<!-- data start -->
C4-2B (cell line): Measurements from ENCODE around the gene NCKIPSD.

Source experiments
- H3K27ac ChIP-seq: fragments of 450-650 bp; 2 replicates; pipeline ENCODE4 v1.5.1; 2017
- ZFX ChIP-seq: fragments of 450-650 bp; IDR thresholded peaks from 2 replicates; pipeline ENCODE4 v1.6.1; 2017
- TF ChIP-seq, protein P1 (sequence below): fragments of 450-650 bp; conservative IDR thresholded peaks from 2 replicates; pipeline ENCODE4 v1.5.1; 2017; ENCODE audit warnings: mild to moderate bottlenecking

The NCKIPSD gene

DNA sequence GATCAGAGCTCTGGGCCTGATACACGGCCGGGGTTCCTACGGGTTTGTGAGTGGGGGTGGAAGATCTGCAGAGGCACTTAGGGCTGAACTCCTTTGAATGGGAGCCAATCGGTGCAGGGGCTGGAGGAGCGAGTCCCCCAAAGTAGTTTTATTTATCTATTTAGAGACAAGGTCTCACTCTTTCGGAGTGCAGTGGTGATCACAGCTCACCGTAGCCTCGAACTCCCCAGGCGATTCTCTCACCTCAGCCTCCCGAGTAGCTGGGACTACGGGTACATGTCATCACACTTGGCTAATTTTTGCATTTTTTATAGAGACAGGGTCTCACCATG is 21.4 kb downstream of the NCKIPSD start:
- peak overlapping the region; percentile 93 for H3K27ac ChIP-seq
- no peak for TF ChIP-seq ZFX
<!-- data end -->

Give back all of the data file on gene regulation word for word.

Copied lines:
C4-2B (cell line): Measurements from ENCODE around the gene NCKIPSD.

Source experiments
- H3K27ac ChIP-seq: fragments of 450-650 bp; 2 replicates; pipeline ENCODE4 v1.5.1; 2017
- ZFX ChIP-seq: fragments of 450-650 bp; IDR thresholded peaks from 2 replicates; pipeline ENCODE4 v1.6.1; 2017
- TF ChIP-seq, protein P1 (sequence below): fragments of 450-650 bp; conservative IDR thresholded peaks from 2 replicates; pipeline ENCODE4 v1.5.1; 2017; ENCODE audit warnings: mild to moderate bottlenecking

The NCKIPSD gene

DNA sequence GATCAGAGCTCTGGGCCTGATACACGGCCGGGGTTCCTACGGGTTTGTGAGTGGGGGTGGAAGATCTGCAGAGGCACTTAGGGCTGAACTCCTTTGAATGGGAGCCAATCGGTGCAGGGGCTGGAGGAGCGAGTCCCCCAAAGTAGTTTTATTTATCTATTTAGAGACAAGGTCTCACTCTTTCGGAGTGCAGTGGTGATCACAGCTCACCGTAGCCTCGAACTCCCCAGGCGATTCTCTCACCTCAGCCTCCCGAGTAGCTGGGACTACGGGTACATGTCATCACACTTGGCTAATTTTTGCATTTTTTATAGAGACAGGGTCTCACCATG is 21.4 kb downstream of the NCKIPSD start:
- peak overlapping the region; percentile 93 for H3K27ac ChIP-seq
- no peak for TF ChIP-seq ZFX